She opened her copy of The New York Times and I watched as her face turned pale. On the front page of the Metro section was a full-page picture captioned, “An Irresistible Danger: Swept Away by the Sea.” A young man sat on a surfboard amidst the tumultuous waves. But to my mom, it may as well been a photo from her past.
The timing of the picture and the synchronicity of the story were uncanny. On the same day, on the exact same beach 92 years earlier, a young man entered the water for an afternoon swim. And he, like the boy in the story, was swept away by the undertow. That man was my grandfather and my mother, just two years old at the time, is still haunted by the memory of the loss.
Mere coincidence? Perhaps, but it re-opened the door to questions that have always intrigued me.
How do we view and explain occurrences like the one Mom had, and what, if anything, do they mean? Do serendipitous encounters in life invite, even demand us to sit up and take notice?
The Oxford English Dictionary defines coincidence as “a remarkable concurrence of events or circumstances without apparent causal connection.” Frequently cited synonyms are: accident, chance, serendipity, fate, destiny, luck and providence. Ironically, accident and providence, chance and destiny, seem more like antonyms than similar terms.
Attributed to Albert Einstein is the statement that “coincidence is G-d’s way of remaining anonymous” (although the attribution itself is disputed; it is not listed in the comprehensive collection, The Ultimate Quotable Einstein from Princeton University Press).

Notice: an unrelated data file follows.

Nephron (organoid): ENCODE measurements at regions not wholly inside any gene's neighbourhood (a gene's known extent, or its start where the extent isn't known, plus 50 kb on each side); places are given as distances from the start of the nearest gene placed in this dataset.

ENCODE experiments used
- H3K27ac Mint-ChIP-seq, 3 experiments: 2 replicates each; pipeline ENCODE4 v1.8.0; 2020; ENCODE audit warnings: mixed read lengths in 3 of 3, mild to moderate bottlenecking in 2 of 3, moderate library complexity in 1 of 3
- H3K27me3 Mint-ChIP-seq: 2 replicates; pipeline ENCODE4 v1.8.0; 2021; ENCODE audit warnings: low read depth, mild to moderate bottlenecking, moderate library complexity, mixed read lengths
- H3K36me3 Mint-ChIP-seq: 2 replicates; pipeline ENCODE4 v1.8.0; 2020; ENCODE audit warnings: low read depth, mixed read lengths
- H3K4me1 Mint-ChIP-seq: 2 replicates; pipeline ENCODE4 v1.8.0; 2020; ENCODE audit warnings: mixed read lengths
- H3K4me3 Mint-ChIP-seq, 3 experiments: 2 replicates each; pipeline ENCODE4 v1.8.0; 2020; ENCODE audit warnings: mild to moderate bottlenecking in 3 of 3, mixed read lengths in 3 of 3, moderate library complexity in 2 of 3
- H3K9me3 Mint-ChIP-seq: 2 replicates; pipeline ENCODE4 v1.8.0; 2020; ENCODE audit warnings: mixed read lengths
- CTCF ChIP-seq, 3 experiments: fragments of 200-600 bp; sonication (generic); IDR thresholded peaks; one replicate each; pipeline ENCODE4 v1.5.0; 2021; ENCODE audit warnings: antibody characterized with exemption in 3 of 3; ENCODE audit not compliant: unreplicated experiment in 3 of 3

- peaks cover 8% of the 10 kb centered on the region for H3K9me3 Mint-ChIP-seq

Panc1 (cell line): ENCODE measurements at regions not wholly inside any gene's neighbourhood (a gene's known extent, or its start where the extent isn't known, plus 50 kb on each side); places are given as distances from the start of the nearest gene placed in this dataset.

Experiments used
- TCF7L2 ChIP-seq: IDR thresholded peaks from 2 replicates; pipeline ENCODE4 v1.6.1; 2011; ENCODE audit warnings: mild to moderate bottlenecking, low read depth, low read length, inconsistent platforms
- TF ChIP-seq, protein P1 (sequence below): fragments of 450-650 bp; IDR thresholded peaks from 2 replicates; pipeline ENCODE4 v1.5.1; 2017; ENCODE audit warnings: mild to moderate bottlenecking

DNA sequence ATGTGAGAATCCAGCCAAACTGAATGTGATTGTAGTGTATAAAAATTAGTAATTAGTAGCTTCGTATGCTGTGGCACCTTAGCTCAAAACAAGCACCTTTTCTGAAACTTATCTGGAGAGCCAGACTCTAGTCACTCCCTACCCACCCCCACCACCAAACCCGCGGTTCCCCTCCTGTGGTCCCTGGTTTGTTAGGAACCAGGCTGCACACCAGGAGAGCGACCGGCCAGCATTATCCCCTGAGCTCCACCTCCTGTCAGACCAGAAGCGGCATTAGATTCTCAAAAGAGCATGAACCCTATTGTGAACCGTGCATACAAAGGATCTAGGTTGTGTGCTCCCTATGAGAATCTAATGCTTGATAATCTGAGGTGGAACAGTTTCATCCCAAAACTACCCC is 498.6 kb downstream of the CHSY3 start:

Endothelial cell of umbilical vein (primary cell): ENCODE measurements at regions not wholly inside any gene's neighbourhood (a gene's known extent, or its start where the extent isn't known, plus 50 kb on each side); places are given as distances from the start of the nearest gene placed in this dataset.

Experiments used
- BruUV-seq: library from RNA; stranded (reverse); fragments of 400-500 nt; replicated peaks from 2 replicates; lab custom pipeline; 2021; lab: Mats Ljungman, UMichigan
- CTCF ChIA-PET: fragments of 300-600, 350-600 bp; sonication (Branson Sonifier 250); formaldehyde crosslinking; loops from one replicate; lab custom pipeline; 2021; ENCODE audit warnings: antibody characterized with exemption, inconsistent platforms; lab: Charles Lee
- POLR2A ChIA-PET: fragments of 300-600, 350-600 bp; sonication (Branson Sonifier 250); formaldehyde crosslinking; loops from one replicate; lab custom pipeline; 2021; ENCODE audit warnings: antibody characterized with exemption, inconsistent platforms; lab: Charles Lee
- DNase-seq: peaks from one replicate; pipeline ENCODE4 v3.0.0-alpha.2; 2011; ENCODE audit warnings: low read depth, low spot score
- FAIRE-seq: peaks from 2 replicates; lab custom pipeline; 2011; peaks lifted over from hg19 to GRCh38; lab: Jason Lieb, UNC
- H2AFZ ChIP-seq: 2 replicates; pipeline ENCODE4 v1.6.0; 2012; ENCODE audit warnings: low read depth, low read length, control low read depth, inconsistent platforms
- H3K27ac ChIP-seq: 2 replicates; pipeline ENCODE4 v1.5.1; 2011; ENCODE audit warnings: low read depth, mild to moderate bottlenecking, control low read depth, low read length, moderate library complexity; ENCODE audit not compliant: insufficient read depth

The notion that coincidence is random and not connected to G-d runs counter to Jewish thought. The concept of Hashgacha Pratit, or Divine supervision of the individual, is often depicted in Jewish literature — from Biblical passages and classical Rabbinic texts to Jewish philosophical wisdom.
The words of Psalms 33:13-14 portray a G-d who is intimately involved in our lives and engaged with the world (“The L-rd looked from Heaven, He saw all mankind. From His dwelling place He oversees all inhabitants of the earth”).
<em>Vayikra is the opening portion in Leviticus, the fourth Book of the Torah. The first line reads: “G-d called to Moses and spoke to him from the tent of meeting.”
A beautiful connection is made by Rabbi Jonathan Sacks about the word vayikra (and G-d called) and mikreh, the Hebrew word for coincidence. The root letters of these two words are the same — butthe word vayikra ends with an aleph while mikreh ends with a hay.
In a lovely play on words, Sacks points out that the aleph in vayikra is smaller than the other letters. Why? Perhaps it is to show us that there is a small difference between G-d’s effort to call out to us and a coincidence.
Jewish thought suggests that when we experience a coincidence, G-d may be saying hello, perhaps even giving us a shout out!
Regardless of whether we attribute coincidence to random chance or Divine nod, it beckons us to stop, look and listen to what may be a clue in the treasure hunt of life. It presents a moment in time when we can ask ourselves: Why was this put in my path? Is there a message here, spiritual or otherwise, that will help clarify my present or direct my future path?
My mother is not prone to spiritual musings, but seeing that picture in the Times triggered a flood of memories she had never before shared with anyone.
The connection may have been fortuitous, but the doors it opened were profound.
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